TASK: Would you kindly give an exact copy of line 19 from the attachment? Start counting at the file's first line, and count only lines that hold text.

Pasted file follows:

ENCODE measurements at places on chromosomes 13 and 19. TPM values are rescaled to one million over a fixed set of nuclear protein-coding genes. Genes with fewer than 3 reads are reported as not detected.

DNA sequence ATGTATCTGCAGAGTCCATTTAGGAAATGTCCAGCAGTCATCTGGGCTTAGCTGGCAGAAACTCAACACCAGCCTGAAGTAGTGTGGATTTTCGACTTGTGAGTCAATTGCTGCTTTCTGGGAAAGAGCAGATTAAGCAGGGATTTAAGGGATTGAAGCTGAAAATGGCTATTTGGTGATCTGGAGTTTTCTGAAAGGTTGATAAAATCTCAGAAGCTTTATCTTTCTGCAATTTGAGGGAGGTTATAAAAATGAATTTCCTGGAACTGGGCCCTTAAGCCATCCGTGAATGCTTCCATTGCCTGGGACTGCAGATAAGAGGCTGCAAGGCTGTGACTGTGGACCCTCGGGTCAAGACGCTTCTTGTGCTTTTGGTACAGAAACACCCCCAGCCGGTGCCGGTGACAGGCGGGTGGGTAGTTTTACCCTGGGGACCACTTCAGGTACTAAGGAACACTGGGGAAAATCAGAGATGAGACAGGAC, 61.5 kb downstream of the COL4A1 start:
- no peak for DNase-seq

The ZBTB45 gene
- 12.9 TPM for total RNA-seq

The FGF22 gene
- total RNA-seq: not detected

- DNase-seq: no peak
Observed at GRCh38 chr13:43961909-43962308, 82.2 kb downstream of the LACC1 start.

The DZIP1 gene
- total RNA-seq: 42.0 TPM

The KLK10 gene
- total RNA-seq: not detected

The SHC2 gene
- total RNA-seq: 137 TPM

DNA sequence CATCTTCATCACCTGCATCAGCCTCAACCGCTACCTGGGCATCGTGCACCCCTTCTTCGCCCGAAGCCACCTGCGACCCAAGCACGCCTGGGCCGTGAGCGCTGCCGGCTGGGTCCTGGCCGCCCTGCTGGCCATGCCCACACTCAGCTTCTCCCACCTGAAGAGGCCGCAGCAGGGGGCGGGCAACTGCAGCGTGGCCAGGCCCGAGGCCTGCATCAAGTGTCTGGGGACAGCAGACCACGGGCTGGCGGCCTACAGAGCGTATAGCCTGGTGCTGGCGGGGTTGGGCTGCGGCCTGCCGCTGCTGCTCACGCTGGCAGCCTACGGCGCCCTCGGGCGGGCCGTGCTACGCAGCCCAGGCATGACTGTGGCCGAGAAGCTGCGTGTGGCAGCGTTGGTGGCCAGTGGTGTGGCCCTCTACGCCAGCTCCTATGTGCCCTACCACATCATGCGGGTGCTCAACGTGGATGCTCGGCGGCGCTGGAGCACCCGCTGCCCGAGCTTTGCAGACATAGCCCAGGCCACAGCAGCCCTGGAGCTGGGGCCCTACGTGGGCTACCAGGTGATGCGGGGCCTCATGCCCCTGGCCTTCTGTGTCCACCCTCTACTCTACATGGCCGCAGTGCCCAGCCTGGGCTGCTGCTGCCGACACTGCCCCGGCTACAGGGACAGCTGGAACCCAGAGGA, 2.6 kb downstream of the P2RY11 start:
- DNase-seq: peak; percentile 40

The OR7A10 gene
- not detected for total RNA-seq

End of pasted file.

- not detected for total RNA-seq